The prevalence of mental illness in Canadian children and adolescents, at any given point in time, is about 15%. In other words, 1.2 million children and adolescents experience mental illness and/or addiction of sufficient severity to cause significant distress and impaired functioning. The most common mental illnesses among children and adolescents are anxiety (6.5%), conduct (3.3%), attention deficit (3.3%), depressive (2.1%), substance use (0.8%), and autism and other developmental disorders (0.3%).
At the provincial/territorial level, the delivery of mental health services to children and adolescents is highly fragmented and uncoordinated. Usually, a variety of departments and agencies (e.g., mental health, primary health care, hospitals, child welfare, schools, young offender, addiction services, and special education services) are involved. When services are available, usually there are long waiting lists for access to service. Service capacity must be increased to provide a basic level of accessible services in the places where children, adolescents and their families spend most of their time (e.g., schools and homes) and at appropriately flexible times of day.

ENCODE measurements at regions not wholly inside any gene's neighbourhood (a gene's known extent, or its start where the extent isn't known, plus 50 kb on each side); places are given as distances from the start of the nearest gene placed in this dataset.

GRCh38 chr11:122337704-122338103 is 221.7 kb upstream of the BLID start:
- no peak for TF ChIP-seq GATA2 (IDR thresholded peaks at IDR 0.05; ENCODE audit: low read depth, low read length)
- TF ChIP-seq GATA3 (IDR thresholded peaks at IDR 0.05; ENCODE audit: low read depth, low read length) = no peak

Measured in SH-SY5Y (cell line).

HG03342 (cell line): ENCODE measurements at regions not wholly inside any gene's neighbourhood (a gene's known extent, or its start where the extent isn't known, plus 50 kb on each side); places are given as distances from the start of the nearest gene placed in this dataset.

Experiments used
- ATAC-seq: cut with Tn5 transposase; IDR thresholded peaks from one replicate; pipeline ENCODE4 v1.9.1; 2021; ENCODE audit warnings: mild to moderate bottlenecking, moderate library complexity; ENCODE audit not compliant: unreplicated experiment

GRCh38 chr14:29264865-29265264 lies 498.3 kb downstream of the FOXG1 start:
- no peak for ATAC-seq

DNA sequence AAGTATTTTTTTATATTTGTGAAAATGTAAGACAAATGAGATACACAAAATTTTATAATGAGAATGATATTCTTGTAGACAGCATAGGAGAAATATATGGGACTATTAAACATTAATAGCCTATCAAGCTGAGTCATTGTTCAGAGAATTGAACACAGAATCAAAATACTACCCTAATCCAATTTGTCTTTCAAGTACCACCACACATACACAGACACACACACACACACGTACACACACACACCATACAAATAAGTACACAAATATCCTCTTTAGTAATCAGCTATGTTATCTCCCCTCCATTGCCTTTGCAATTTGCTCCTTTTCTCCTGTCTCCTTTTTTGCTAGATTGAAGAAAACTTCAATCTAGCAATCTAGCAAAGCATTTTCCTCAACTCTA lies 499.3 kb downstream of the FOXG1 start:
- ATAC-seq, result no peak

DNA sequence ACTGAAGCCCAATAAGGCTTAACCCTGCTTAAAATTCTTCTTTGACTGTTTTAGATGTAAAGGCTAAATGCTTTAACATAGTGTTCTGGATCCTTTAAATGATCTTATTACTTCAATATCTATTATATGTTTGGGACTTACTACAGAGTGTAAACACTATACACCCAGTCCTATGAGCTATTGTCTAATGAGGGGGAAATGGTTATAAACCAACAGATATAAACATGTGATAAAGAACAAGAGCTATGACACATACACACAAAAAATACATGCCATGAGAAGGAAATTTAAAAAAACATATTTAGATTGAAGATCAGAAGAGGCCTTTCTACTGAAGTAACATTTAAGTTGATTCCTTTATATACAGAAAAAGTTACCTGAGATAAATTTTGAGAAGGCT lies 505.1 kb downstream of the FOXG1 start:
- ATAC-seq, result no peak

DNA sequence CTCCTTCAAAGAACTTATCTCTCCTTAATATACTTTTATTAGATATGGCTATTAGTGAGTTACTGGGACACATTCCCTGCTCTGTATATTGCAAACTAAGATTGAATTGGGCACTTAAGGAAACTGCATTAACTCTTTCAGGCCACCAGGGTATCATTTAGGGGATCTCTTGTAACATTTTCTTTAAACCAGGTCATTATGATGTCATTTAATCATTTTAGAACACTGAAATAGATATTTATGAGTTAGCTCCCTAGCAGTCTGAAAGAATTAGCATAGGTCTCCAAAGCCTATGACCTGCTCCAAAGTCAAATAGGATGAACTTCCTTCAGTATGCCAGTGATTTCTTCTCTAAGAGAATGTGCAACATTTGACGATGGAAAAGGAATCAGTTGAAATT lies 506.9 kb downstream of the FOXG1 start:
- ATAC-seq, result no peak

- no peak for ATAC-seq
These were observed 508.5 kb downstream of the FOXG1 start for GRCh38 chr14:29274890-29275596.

In addition, there are specific mental health care needs of those making the transition from adolescence to adulthood. The need for mental health services and supports will likely continue following an adolescent’s 18th birthday but children and adolescent mental health services are generally no longer accessible when an individual turns 18. The period of transition from childhood to adulthood can be difficult, and requirements for mental health services and supports may actually increase rather than decrease during this important developmental period.
The various systems must work in an integrated, collaborative and timely manner to prepare and plan for adolescents experiencing the transition to adulthood. Unfortunately, child and adolescent mental health services and supports have been called the “orphan’s orphan” of the health care system in Canada, a term that has its origin in the frequent reference to mental health as the “orphan” of the Canadian health care system.
Learn more about the research on mental health and youth homelessness and the need for early mental health intervention for street-involved youth in this chapter of the Youth Homelessness in Canada book.